• Shibuya at night looks just like you'd imagine, sort of Piccadilly Circus, Times Square, and North Michigan Avenue smashed together and fed amphetamines. I'm glad I had the experience. People who know me will understand how happy I am to report that I have been to the most crowded, most chaotic, and most commercial place I have ever seen (i.e., the Shinjuku train station), on my way to the most crowded, most chaotic, and most commercial place the world has ever seen (i.e., Shibuya Crossing at 5pm). And this was Sunday night. Tomorrow, when both the train station and the shopping area are actually busy, I might avoid it. In fact, since my access to the rest of Japan depends on going through the busiest train station in the world, I may start fantasizing about renting a cabin in upper Manitoba for my next vacation.

Obligatory Shibuya-at-night photo:

  • No one here speaks English, but it doesn't matter. I've encountered none but helpful, patient people for the last two days. The price of dinner tonight may have made my baby cheeses cry, but the wait staff really dug in and helped me find the right words in my little dictionary. They were also enormously impressed that I know how to use chopsticks, which puzzled me, because I haven't encountered too many Americans who can't. Perhaps they thought I was British?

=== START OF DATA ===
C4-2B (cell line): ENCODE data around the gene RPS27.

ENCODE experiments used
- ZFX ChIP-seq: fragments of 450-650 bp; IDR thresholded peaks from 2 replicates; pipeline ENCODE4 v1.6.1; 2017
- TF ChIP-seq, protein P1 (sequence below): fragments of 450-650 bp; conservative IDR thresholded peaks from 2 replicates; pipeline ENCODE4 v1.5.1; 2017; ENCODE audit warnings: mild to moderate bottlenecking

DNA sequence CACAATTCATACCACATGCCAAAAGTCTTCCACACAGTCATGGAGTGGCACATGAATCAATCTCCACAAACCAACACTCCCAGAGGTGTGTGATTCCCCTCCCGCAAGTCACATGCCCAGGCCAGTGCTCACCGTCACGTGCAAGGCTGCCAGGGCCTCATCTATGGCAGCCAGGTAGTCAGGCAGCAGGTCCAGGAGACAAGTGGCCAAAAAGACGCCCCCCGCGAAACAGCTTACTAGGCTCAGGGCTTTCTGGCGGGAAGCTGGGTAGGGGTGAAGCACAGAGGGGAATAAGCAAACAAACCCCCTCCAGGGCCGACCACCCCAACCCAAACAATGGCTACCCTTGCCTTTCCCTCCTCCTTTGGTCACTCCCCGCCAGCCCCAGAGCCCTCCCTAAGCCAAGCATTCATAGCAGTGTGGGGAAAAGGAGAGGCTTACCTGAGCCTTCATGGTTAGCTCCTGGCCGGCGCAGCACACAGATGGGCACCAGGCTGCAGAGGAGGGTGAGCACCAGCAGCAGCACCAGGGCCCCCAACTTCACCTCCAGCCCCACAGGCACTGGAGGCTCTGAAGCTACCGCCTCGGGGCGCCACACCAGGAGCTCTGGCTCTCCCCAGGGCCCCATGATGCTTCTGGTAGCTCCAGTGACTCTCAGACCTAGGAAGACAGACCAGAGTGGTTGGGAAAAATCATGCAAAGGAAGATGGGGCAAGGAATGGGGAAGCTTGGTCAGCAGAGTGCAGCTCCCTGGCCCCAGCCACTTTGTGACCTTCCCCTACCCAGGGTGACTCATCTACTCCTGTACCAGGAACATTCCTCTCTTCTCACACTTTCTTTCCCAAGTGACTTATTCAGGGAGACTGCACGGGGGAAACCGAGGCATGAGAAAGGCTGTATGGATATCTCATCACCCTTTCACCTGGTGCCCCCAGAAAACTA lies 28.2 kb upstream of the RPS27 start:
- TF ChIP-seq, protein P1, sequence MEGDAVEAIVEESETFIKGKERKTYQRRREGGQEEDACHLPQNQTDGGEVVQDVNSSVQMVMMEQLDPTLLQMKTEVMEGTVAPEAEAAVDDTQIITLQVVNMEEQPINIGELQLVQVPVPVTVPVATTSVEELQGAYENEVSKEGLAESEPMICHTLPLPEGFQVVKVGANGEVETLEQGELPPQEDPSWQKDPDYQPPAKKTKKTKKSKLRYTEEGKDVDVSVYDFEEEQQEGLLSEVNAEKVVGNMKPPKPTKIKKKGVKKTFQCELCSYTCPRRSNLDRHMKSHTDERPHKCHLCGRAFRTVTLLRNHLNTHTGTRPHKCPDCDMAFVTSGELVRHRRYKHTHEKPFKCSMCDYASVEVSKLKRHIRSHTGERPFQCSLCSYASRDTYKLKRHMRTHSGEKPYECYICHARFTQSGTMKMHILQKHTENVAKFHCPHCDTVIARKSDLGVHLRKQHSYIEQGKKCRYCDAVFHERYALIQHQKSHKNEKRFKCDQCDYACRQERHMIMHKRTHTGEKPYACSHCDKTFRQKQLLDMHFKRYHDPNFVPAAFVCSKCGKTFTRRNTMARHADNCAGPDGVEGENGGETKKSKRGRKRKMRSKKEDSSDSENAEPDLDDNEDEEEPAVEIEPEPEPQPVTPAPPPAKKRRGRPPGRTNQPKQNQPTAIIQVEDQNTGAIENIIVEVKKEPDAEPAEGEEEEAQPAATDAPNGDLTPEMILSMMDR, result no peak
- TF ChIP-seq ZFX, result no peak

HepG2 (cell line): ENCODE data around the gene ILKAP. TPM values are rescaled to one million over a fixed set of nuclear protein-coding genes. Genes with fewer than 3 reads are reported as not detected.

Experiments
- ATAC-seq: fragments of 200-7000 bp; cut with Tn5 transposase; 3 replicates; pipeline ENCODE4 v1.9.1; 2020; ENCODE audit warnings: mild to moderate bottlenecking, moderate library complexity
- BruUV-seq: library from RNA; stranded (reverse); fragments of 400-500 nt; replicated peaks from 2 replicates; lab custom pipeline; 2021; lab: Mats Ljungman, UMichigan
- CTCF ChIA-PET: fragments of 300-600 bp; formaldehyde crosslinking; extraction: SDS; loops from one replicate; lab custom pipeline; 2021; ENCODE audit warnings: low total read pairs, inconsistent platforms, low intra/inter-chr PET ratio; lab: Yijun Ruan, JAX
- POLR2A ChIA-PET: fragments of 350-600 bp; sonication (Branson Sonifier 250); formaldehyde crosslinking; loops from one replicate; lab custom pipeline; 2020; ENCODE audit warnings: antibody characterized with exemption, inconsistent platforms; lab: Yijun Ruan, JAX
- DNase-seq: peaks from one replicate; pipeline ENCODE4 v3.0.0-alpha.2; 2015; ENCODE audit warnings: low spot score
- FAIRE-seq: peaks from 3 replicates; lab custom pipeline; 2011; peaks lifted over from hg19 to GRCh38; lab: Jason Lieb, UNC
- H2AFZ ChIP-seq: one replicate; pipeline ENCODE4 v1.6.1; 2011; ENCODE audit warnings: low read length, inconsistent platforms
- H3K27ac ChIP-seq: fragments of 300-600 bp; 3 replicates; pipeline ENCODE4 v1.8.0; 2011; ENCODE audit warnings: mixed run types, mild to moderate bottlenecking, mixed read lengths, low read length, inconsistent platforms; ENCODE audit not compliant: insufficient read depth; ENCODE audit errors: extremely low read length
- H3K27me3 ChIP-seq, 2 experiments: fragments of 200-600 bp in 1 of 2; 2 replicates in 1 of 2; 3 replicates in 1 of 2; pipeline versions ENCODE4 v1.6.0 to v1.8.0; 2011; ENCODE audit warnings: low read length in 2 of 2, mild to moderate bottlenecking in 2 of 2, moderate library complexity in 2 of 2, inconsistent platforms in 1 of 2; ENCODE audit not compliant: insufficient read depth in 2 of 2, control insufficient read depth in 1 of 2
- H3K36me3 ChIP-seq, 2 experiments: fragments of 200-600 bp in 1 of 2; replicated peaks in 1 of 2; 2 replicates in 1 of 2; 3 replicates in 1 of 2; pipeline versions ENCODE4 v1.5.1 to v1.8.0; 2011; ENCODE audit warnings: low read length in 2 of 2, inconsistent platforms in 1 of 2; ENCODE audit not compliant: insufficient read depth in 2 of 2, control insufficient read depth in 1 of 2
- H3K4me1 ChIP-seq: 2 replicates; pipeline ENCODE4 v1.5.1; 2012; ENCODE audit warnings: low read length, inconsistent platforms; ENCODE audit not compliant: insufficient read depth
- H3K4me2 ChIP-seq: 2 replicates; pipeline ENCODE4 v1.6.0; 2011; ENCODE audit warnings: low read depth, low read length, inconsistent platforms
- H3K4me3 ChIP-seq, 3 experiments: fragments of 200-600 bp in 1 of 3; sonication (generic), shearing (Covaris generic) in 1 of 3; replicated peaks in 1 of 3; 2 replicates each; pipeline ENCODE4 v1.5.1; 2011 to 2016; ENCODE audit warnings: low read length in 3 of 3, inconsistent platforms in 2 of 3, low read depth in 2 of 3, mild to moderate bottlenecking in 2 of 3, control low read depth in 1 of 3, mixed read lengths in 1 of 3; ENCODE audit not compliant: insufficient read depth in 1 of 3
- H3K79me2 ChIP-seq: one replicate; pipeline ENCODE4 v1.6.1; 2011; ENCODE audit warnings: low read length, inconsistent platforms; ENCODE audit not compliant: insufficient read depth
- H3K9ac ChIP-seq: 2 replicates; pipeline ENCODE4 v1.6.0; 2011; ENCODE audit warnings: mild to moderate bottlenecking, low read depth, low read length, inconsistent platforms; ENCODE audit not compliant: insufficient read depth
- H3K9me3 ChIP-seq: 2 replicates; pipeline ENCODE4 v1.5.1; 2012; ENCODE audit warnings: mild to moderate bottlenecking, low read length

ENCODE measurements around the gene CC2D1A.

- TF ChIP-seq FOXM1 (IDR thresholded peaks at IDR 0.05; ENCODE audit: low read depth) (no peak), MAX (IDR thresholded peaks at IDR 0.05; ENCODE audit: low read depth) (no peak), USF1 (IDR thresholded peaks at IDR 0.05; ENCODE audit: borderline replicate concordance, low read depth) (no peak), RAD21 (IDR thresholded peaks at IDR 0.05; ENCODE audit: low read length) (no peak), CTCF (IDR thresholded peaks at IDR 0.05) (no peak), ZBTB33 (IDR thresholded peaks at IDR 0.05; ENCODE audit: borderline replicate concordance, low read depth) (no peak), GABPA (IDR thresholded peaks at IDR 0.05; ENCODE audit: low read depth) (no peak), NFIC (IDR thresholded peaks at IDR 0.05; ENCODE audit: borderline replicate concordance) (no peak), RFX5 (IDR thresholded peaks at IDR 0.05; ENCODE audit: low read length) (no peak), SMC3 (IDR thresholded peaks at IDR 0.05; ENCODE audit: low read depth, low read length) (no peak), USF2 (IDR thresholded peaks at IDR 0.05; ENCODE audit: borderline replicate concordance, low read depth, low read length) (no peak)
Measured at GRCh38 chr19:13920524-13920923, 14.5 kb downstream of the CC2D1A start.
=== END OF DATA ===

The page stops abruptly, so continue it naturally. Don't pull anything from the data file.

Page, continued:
None of these things really bothers me, by the way. Well, all right, the crowds in Shibuya did, but it's Tokyo, so there are crowds, so what? I mean, we don't have this back home:

Sunday 27 November 2011 21:11:09 JST (UTC+09:00)  |  | Geography | Kitchen Sink | Photography#

Lonely Planet has by far the most helpful guidebooks in English. Their Tokyo City Guide recommends hopping on the Yamanote train to get an overview of the city. The train goes around central Tokyo in a little more than an hour; when combined with an all-day rail/subway pass (¥1580), it gives you a good overview of the place. Here's the inside (counterclockwise) train pulling into Tokyo Station: